No way to keep fall-back kernel option in menu.lst for RAID1

Bug #70085 reported by Timothy Miller on 2006-11-03
Affects Status Importance Assigned to Milestone
grub (Ubuntu)

Bug Description

See this web page for a howto on RAID.

I'm using RAID1, and I'd like to boot from the secondary disk if the first one is dead. To do that, you need to add another entry to the list for the kernel that replaces (hd0,0) with (hd1,0), and put "fallback 1" in /boot/grub/menu.lst.

Unfortunately, one is inclined to place this additional kernel entry into the auto-generated section of menu.lst. Whenever there is a kernel upgrade, that whole section is wiped out, taking the fallback entry along with it. As an alternative, if you put the fallback kernel outside of the auto-generated section, then either it's the first entry (and you have to make 1 the default), or it's the last entry, and the number changes every time you upgrade a kernel. Either way, it gets messy, and it's something that should definitely be automatically handled by the upgrade process. Moreover, there needs to be recovery entries for the secondary drive as well.

This is a serious problem, because it makes it difficult to impossible to maintain a correct RAID1 setup with Ubuntu if the RAID1 is the boot drive(s).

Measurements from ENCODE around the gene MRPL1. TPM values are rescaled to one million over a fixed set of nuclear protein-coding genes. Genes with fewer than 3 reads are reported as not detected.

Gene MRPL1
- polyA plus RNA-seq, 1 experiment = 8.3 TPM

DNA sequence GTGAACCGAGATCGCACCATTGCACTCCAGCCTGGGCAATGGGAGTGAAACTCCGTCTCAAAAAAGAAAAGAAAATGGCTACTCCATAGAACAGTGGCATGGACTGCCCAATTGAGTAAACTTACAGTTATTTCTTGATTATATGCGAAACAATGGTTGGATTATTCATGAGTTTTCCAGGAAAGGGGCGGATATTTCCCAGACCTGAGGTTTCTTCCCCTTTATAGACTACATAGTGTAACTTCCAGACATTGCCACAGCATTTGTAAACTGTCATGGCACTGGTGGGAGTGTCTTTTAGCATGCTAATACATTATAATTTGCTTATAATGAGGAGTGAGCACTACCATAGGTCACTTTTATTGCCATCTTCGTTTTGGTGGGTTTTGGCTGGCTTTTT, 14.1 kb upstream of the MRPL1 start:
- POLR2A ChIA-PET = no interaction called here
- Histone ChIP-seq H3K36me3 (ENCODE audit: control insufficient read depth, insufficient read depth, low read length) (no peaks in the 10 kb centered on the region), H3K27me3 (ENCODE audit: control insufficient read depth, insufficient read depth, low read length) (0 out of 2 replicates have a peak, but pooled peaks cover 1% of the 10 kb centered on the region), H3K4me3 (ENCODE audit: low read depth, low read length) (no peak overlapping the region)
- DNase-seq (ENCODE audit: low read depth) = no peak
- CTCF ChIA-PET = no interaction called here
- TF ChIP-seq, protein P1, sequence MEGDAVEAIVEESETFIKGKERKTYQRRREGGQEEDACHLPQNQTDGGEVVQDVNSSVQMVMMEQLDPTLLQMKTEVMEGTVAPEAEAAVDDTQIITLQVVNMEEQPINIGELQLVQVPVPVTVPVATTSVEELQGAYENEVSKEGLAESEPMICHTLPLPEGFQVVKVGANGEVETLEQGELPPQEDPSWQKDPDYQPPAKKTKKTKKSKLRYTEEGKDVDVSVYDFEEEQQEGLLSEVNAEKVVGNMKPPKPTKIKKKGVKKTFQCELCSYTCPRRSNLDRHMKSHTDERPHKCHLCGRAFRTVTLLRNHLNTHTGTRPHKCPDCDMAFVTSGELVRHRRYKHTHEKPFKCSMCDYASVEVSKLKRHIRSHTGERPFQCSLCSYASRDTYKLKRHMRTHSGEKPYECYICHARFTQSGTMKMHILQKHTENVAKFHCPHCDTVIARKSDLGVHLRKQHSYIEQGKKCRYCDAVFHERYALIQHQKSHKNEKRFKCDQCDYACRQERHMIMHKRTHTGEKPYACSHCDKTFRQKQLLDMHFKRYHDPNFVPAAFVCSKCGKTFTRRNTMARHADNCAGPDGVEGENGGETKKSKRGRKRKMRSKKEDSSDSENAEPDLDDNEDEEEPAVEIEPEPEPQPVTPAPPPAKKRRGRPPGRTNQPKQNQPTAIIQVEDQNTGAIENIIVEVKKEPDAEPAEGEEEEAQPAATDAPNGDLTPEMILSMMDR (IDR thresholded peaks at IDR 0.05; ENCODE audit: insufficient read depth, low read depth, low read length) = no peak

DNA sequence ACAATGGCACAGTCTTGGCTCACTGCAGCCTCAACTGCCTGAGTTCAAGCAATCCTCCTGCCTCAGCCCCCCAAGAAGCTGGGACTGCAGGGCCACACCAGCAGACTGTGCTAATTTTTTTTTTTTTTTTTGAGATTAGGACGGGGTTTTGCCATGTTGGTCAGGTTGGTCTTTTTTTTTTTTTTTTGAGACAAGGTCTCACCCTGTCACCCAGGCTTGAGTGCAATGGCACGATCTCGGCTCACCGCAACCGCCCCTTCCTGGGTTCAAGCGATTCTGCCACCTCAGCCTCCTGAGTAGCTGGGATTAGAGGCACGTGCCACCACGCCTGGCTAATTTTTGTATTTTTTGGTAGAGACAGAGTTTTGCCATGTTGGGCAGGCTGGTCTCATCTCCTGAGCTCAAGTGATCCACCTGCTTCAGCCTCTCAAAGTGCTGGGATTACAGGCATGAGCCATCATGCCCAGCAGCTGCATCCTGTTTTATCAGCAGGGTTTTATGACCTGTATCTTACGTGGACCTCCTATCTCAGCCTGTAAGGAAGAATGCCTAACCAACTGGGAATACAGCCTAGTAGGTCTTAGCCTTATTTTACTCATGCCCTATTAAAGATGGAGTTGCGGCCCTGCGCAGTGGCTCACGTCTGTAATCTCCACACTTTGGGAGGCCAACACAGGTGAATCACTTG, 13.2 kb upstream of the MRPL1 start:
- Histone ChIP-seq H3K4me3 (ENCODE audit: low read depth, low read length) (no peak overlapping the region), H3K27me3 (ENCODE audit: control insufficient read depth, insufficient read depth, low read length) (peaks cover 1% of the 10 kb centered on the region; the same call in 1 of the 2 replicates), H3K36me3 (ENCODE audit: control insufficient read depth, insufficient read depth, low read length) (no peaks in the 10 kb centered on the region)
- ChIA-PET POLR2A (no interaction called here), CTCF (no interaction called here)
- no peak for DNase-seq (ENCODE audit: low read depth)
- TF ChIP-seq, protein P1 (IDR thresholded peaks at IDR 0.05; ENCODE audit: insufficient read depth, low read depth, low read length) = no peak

Daniel T Chen (crimsun) on 2008-09-18
Changed in grub:
importance: Undecided → Wishlist
Leadpumper (jurrie) wrote :

I't been two years and this bug is still marked "new". Is there any progress on this issue?

zoredache (francyci) wrote :

I don't have a fix, but as a work-around you could prevent the menu.lst from being broken by adjusting the values the post*_hook lines in your /etc/kernel-image.conf which will prevent update-grub from running. You could also put the linux-image packages on hold. Then you only update the kernel manually, and you must remember to fix your menu.lst.

I don't know if it makes sense to try to make update-grub do anything about this. I suspect that most people really needing the high availability have a hardware-based RAID controller.

If you need raid on the boot drive and you don't have hardware RAID, then you may need to accept either holding the kernel, disabling automatic updating of the menu.lst, or simply accepting that you would need to visit the console and manually select something of the grub menu if one of your drive fails. After all, if you don't have a hardware-based raid, and the default drive fails aren't you going to have to go to console anyway to select select the other drive in the cmos settings to boot from?

Phillip Susi (psusi) wrote :

Grub legacy is no longer being developed, so this new feature will not be added. You should note that grub2 will automatically fall back to the working disk if one fails in a raid1, without the need for a specific menu entry, so you should consider upgrading.

Changed in grub (Ubuntu):
status: New → Won't Fix
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